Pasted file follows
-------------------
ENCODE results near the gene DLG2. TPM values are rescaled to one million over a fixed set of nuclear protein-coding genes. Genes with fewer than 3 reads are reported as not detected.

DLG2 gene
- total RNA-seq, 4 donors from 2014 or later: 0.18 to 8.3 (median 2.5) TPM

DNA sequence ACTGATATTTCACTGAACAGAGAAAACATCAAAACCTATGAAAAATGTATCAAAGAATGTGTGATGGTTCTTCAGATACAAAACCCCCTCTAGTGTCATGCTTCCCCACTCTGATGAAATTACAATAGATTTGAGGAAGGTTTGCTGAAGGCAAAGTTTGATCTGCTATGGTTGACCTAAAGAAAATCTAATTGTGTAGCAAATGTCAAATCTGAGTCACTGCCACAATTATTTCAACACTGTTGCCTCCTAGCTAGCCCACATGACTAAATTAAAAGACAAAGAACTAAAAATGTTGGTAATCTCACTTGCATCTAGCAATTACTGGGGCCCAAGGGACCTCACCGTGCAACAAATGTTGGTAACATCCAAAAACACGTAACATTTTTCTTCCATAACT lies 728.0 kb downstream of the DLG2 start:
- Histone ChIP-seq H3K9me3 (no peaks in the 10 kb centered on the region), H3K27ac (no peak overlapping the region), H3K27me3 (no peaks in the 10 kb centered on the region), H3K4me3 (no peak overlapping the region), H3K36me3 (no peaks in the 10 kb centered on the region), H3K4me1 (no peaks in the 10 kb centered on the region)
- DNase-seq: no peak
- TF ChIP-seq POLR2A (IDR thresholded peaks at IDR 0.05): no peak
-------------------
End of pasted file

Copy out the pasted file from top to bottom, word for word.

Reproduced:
ENCODE results near the gene DLG2. TPM values are rescaled to one million over a fixed set of nuclear protein-coding genes. Genes with fewer than 3 reads are reported as not detected.

DLG2 gene
- total RNA-seq, 4 donors from 2014 or later: 0.18 to 8.3 (median 2.5) TPM

DNA sequence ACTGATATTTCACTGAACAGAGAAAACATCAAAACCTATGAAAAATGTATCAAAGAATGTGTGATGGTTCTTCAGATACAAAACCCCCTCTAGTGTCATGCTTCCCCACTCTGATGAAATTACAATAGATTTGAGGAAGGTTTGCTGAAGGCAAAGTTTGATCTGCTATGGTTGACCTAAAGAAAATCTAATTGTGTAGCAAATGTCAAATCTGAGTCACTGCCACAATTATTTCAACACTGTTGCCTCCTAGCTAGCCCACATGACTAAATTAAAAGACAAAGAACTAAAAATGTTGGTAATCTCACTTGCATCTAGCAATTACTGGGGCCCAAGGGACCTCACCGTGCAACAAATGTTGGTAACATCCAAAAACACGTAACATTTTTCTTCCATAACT lies 728.0 kb downstream of the DLG2 start:
- Histone ChIP-seq H3K9me3 (no peaks in the 10 kb centered on the region), H3K27ac (no peak overlapping the region), H3K27me3 (no peaks in the 10 kb centered on the region), H3K4me3 (no peak overlapping the region), H3K36me3 (no peaks in the 10 kb centered on the region), H3K4me1 (no peaks in the 10 kb centered on the region)
- DNase-seq: no peak
- TF ChIP-seq POLR2A (IDR thresholded peaks at IDR 0.05): no peak